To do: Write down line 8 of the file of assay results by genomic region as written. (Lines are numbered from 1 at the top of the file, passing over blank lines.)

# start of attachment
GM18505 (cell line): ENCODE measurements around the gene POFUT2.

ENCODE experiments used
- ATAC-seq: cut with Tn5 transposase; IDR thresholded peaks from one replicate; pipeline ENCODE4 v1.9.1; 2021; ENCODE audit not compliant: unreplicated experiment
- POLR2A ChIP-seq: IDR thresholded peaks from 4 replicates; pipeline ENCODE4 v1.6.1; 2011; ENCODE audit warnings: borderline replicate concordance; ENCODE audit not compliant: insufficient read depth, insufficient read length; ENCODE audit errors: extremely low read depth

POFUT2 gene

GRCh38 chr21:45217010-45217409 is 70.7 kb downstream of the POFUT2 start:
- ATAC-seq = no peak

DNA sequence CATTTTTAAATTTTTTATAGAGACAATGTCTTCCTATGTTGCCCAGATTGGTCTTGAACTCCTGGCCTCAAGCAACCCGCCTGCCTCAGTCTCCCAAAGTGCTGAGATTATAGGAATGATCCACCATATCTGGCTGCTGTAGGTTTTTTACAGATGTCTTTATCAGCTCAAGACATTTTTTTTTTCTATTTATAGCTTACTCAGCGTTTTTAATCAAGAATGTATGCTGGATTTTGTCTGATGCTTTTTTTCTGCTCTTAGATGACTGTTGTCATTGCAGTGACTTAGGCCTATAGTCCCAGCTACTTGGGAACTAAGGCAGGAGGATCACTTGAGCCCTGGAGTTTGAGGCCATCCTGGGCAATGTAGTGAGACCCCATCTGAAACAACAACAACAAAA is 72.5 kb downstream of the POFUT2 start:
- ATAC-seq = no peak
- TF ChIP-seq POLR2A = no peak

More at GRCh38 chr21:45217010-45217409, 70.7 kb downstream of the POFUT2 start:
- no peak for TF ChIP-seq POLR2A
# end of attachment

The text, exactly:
DNA sequence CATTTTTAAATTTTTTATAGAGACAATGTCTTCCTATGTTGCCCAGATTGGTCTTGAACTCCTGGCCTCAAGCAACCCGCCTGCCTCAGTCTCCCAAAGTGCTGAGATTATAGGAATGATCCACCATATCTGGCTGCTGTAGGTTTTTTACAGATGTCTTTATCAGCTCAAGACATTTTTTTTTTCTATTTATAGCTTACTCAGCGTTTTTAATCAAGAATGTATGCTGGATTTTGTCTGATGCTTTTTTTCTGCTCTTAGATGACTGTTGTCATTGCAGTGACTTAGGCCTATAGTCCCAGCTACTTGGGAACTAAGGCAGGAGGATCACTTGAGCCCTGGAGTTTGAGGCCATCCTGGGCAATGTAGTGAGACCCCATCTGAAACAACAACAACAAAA is 72.5 kb downstream of the POFUT2 start: